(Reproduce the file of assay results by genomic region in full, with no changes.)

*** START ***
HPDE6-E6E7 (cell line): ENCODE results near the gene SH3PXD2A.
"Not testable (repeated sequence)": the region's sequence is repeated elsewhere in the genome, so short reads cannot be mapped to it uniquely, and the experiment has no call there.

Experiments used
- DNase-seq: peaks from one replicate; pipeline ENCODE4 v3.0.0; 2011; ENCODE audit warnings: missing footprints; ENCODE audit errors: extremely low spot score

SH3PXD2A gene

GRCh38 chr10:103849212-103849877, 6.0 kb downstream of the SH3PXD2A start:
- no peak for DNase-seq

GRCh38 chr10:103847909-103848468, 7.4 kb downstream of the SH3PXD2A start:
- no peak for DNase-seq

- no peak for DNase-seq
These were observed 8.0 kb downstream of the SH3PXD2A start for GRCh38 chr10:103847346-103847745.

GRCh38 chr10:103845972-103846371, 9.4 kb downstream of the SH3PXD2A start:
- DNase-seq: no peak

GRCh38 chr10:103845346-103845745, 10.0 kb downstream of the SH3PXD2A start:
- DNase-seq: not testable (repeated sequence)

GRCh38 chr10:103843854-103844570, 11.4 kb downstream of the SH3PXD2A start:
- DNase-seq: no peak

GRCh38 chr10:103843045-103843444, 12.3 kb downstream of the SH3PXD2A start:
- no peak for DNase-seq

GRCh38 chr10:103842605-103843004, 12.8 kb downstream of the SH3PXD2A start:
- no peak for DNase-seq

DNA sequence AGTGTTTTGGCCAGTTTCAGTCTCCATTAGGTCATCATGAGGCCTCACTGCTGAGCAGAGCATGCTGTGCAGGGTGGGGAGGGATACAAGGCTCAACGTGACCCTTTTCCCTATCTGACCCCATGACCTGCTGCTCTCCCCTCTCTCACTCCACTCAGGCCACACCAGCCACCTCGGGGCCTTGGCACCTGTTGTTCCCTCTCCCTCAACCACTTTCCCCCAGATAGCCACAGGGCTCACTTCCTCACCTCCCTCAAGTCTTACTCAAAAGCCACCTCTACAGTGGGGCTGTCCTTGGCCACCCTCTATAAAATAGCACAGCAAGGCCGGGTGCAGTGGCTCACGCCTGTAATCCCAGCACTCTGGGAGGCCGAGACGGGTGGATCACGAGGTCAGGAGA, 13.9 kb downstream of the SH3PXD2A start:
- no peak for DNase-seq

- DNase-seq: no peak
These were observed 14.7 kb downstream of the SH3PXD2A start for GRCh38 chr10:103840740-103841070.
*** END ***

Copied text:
HPDE6-E6E7 (cell line): ENCODE results near the gene SH3PXD2A.
"Not testable (repeated sequence)": the region's sequence is repeated elsewhere in the genome, so short reads cannot be mapped to it uniquely, and the experiment has no call there.

Experiments used
- DNase-seq: peaks from one replicate; pipeline ENCODE4 v3.0.0; 2011; ENCODE audit warnings: missing footprints; ENCODE audit errors: extremely low spot score

SH3PXD2A gene

GRCh38 chr10:103849212-103849877, 6.0 kb downstream of the SH3PXD2A start:
- no peak for DNase-seq

GRCh38 chr10:103847909-103848468, 7.4 kb downstream of the SH3PXD2A start:
- no peak for DNase-seq

- no peak for DNase-seq
These were observed 8.0 kb downstream of the SH3PXD2A start for GRCh38 chr10:103847346-103847745.

GRCh38 chr10:103845972-103846371, 9.4 kb downstream of the SH3PXD2A start:
- DNase-seq: no peak

GRCh38 chr10:103845346-103845745, 10.0 kb downstream of the SH3PXD2A start:
- DNase-seq: not testable (repeated sequence)

GRCh38 chr10:103843854-103844570, 11.4 kb downstream of the SH3PXD2A start:
- DNase-seq: no peak

GRCh38 chr10:103843045-103843444, 12.3 kb downstream of the SH3PXD2A start:
- no peak for DNase-seq

GRCh38 chr10:103842605-103843004, 12.8 kb downstream of the SH3PXD2A start:
- no peak for DNase-seq

DNA sequence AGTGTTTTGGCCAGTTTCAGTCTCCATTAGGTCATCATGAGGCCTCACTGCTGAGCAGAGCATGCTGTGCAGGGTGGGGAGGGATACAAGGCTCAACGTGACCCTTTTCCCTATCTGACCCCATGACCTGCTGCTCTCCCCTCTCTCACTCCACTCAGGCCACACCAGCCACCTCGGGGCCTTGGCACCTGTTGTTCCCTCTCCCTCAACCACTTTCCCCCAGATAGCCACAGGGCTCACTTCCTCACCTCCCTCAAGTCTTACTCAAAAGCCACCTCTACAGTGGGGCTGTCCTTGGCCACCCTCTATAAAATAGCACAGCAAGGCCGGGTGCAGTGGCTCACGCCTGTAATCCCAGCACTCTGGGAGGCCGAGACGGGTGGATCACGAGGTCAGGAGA, 13.9 kb downstream of the SH3PXD2A start:
- no peak for DNase-seq

- DNase-seq: no peak
These were observed 14.7 kb downstream of the SH3PXD2A start for GRCh38 chr10:103840740-103841070.